Making Temperature Count

Global Historical Climatology Network

Number of active temperature stations over time

Global Historical Climatology Network

Present-day global coverage of temperature stations

Galileo made one of the earliest attempts to invent a thermometer in the 1500s. But it was Daniel Fahrenheit, in 1714, who invented the first mercury thermometer. The introduction of a scientific instrument meant temperature could be measured and quantified with a number to tell us more accurately just how much warming or cooling is occurring.

Our confidence in the calculation of Earth’s temperature really begins to grow in the mid 1800s when networks of weather stations started to develop, taking systematic and more reliable measurements over about 80 percent of the planet’s surface. This is considered the beginning of the modern instrumental record.

Another leap forward came in the 1960s with NASA launching satellites into space that carried advanced instruments to collect even more global measurements, marking the beginning of a new era of space observations of Earth. We now have more than 50 years of satellite instrument measurements of global land and ocean temperatures. Millions of ocean temperature measurements are also collected from ships and buoys that measure sea surface temperature (SST).

Space-based instruments and thousands of ground stations form massive global networks that collect billions of continuous measurements about our planet’s temperature. From the modern instrumental record of temperature spanning more than 150 years, GISS scientists created one of the world's best sources for global temperature data, GISTEMP. Today, GISS scientists and scientists around the world use this data set, and many others that tell us about Earth's climate vital signs to piece together the temperature puzzle. We now have a definitive answer to one of the most fiercely debated science questions of our time – Are human activities changing Earth’s climate? Yes.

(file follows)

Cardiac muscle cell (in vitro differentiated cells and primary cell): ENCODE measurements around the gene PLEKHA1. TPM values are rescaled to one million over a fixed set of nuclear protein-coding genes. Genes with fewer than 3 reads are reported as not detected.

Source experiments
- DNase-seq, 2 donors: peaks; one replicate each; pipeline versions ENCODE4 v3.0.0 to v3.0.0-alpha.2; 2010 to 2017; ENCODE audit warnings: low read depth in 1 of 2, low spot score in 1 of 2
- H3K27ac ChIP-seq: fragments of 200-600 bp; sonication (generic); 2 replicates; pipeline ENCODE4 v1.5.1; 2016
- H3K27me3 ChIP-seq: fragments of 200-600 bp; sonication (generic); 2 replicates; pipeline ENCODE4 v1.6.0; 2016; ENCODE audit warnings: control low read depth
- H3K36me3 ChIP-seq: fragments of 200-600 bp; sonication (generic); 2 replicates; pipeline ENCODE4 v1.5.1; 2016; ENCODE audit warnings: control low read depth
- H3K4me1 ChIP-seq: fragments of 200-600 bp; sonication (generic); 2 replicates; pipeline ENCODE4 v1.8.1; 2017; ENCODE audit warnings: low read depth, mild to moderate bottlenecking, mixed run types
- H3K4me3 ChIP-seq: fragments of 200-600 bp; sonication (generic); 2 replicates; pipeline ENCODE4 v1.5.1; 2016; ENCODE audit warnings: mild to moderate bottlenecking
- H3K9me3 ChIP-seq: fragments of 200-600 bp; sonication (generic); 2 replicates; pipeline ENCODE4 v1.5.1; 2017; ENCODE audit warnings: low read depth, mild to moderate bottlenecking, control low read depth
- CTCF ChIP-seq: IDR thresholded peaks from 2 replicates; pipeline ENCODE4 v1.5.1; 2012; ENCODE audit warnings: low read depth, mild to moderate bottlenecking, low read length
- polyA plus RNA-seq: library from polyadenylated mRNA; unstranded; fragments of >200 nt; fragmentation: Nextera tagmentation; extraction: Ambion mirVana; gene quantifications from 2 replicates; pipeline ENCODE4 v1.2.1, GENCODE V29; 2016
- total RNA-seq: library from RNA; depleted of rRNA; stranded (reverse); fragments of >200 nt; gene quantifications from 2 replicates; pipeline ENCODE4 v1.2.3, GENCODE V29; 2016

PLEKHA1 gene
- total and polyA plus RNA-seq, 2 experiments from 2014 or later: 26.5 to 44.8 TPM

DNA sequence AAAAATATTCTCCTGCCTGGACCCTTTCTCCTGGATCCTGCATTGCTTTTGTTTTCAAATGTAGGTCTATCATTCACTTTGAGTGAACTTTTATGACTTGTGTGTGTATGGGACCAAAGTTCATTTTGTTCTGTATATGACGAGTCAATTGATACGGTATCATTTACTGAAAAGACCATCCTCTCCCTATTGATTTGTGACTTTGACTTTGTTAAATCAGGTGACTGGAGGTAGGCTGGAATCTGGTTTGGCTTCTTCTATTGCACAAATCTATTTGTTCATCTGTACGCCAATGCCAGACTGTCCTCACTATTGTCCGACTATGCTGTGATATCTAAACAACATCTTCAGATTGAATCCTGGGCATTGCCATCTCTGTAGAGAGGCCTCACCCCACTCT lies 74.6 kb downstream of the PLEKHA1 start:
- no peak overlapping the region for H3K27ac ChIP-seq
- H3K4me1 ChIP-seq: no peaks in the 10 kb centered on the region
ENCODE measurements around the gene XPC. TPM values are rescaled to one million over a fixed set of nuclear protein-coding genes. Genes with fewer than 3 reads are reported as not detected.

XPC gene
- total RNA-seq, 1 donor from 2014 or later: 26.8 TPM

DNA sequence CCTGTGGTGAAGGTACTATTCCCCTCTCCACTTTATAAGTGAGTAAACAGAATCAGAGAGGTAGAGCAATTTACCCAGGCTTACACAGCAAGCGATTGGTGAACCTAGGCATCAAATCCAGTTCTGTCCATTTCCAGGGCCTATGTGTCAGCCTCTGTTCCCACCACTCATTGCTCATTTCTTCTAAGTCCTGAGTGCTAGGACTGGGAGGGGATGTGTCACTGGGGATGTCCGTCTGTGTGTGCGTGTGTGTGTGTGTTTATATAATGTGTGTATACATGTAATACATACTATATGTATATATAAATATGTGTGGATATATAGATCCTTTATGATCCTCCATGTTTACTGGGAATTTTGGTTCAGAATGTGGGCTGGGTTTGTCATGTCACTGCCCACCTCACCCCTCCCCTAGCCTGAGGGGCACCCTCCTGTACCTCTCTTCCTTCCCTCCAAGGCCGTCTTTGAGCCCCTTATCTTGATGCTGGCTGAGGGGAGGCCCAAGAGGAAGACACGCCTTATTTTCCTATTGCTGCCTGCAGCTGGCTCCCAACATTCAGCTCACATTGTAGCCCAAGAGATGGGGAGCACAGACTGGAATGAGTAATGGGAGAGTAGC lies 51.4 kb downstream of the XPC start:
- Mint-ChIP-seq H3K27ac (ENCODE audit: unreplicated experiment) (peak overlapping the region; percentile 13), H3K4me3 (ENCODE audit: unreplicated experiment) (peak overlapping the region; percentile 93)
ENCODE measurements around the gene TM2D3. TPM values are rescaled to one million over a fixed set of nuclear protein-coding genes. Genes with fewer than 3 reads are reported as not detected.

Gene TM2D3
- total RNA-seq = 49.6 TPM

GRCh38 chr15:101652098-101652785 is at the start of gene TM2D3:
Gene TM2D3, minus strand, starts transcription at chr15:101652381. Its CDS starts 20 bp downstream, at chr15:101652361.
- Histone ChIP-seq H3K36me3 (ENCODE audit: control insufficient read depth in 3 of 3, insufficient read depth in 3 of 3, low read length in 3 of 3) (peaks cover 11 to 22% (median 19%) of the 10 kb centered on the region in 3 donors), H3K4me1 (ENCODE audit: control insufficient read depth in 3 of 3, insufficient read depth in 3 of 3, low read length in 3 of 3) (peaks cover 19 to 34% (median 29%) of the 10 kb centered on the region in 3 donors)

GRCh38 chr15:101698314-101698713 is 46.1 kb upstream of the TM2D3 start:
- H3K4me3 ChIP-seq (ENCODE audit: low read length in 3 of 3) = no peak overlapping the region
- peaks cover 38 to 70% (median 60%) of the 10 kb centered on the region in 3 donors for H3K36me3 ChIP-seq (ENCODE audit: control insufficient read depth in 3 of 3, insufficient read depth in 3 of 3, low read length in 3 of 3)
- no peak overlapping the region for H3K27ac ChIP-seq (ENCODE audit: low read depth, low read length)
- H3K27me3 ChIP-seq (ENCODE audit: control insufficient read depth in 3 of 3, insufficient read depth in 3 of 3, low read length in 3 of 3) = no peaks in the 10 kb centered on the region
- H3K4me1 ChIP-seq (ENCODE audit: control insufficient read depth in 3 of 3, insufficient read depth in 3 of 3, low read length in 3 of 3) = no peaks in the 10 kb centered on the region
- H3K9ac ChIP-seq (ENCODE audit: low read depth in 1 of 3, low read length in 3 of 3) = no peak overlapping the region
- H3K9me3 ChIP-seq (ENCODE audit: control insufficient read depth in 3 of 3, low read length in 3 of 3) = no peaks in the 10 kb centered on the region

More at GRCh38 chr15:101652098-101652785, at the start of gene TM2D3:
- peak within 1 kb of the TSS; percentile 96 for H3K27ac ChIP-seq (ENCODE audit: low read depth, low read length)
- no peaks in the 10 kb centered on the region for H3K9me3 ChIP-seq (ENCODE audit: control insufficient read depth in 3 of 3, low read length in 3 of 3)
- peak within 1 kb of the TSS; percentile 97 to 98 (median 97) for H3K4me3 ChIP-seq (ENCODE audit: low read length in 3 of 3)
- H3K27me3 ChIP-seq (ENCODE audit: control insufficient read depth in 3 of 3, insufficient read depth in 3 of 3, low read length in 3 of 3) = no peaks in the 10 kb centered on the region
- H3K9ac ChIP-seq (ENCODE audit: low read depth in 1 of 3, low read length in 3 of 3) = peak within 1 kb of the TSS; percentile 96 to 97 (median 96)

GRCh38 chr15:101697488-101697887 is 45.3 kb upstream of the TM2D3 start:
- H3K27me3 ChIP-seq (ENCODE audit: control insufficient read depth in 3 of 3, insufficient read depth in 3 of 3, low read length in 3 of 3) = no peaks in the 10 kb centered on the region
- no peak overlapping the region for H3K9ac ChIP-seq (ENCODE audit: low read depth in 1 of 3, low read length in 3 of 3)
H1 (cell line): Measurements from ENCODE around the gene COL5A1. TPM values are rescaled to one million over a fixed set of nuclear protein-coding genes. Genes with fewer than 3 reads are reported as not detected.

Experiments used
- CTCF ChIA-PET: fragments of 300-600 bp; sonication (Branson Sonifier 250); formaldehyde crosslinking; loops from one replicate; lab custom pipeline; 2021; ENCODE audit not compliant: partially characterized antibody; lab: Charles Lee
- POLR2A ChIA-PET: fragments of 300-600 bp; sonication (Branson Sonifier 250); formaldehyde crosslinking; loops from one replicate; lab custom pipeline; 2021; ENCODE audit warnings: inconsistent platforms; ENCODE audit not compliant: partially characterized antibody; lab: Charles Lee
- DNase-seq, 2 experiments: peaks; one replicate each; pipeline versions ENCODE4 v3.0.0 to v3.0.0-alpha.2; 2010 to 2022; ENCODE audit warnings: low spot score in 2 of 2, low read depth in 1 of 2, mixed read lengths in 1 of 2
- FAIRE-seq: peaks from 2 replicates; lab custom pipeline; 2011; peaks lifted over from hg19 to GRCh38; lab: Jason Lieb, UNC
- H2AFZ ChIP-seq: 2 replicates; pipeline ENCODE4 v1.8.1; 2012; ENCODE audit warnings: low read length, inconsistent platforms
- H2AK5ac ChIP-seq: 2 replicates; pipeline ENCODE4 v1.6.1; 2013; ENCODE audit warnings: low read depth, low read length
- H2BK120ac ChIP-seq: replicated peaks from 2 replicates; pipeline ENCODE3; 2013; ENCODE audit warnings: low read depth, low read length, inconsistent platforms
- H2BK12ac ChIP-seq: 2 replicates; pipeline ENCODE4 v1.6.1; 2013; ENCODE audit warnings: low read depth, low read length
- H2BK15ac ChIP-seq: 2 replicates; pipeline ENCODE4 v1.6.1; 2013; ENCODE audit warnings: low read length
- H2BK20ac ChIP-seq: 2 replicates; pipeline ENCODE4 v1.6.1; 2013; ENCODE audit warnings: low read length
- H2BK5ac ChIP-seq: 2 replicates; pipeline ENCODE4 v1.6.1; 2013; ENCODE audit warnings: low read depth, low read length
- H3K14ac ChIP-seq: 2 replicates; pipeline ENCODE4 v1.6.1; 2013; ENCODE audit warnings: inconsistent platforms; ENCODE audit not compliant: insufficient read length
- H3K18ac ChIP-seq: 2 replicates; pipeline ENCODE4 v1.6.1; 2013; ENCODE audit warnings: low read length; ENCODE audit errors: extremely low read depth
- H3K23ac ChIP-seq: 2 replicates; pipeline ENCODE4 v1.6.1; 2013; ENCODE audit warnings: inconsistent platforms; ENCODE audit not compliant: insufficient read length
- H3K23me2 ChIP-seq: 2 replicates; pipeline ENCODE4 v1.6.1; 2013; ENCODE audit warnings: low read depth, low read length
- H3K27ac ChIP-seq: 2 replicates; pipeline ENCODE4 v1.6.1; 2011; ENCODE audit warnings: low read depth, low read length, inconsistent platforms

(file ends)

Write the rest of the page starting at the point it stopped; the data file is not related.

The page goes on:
There’s always an interest in the annual temperature numbers and on a given year’s ranking, but usually that misses the point... But when we average temperature over five or ten years to minimize that variability, we find that global warming is continuing unabated. James Hansen, GISS Director